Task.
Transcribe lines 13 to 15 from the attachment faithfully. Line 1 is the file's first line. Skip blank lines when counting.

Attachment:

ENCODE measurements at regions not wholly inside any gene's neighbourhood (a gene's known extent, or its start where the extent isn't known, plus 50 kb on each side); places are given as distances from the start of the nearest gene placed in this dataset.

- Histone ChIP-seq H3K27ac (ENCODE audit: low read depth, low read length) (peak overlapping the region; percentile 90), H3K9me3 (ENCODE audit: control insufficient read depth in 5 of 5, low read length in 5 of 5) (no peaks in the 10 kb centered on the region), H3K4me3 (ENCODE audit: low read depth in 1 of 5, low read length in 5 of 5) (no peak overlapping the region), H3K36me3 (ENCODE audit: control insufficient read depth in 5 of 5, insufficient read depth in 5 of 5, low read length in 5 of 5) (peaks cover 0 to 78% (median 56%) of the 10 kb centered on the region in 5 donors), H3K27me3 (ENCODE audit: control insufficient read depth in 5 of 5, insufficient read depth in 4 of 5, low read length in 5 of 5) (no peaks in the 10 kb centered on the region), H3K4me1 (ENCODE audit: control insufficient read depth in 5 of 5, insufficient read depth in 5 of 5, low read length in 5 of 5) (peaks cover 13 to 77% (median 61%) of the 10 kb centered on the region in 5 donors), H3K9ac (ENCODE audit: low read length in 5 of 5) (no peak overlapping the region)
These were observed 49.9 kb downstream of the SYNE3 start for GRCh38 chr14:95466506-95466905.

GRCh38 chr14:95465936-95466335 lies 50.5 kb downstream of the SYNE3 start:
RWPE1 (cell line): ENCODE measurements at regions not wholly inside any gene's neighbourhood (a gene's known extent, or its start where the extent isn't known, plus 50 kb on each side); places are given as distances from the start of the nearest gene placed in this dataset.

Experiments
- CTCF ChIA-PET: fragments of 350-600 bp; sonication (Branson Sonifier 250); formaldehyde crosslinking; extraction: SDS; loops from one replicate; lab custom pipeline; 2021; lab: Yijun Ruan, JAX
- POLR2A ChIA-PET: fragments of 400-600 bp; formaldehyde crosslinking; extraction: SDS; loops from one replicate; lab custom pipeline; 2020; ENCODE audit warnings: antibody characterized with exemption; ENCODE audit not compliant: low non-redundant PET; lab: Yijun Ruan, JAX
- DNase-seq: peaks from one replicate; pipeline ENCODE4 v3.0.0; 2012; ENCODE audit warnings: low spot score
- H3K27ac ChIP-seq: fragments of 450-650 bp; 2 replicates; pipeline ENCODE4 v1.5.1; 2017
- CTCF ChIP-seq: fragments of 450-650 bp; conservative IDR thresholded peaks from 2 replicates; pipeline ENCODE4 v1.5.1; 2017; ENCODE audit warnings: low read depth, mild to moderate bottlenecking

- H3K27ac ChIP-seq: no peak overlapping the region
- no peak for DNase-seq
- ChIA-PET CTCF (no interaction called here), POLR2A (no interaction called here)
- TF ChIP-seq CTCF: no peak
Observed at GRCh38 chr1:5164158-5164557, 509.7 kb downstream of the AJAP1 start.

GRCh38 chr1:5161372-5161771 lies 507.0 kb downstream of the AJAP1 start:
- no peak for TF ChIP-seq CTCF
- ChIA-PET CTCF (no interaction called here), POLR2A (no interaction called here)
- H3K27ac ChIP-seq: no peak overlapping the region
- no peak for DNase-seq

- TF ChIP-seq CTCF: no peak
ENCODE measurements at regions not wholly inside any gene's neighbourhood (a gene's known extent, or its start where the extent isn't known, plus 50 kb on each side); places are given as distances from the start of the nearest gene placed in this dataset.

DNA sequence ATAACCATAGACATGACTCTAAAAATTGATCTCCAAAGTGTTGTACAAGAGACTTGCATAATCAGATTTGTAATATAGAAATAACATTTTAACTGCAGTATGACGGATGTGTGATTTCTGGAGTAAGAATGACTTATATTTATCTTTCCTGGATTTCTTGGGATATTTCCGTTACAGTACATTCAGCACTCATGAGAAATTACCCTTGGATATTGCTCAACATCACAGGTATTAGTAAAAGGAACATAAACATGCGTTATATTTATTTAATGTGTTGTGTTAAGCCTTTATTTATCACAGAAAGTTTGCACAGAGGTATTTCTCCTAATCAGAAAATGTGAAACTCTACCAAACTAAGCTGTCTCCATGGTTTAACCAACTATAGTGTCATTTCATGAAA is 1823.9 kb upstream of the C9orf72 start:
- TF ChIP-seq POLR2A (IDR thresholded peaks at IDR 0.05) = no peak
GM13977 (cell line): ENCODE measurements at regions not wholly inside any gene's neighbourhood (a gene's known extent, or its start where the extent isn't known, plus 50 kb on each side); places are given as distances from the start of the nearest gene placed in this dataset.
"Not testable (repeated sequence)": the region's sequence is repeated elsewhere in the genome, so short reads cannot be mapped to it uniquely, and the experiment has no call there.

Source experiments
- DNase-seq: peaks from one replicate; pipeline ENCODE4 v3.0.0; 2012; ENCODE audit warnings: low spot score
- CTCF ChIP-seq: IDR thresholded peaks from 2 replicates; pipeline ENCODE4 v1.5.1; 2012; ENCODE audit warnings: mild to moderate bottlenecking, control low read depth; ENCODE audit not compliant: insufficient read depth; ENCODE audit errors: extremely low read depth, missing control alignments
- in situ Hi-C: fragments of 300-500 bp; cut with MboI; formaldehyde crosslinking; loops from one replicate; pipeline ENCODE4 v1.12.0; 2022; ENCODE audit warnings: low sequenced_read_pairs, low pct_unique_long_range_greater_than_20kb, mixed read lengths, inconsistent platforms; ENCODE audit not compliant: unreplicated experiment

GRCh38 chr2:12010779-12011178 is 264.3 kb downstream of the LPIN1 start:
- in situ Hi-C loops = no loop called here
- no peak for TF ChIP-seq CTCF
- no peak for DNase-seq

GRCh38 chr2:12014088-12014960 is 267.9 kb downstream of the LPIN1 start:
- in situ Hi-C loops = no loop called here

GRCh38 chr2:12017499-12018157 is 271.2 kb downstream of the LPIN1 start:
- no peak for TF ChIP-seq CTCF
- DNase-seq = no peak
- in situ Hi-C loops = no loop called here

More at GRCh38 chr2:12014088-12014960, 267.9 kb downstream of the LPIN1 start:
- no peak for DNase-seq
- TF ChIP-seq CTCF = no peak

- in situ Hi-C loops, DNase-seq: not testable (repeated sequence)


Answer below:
- no peak for DNase-seq
- ChIA-PET CTCF (no interaction called here), POLR2A (no interaction called here)
- TF ChIP-seq CTCF: no peak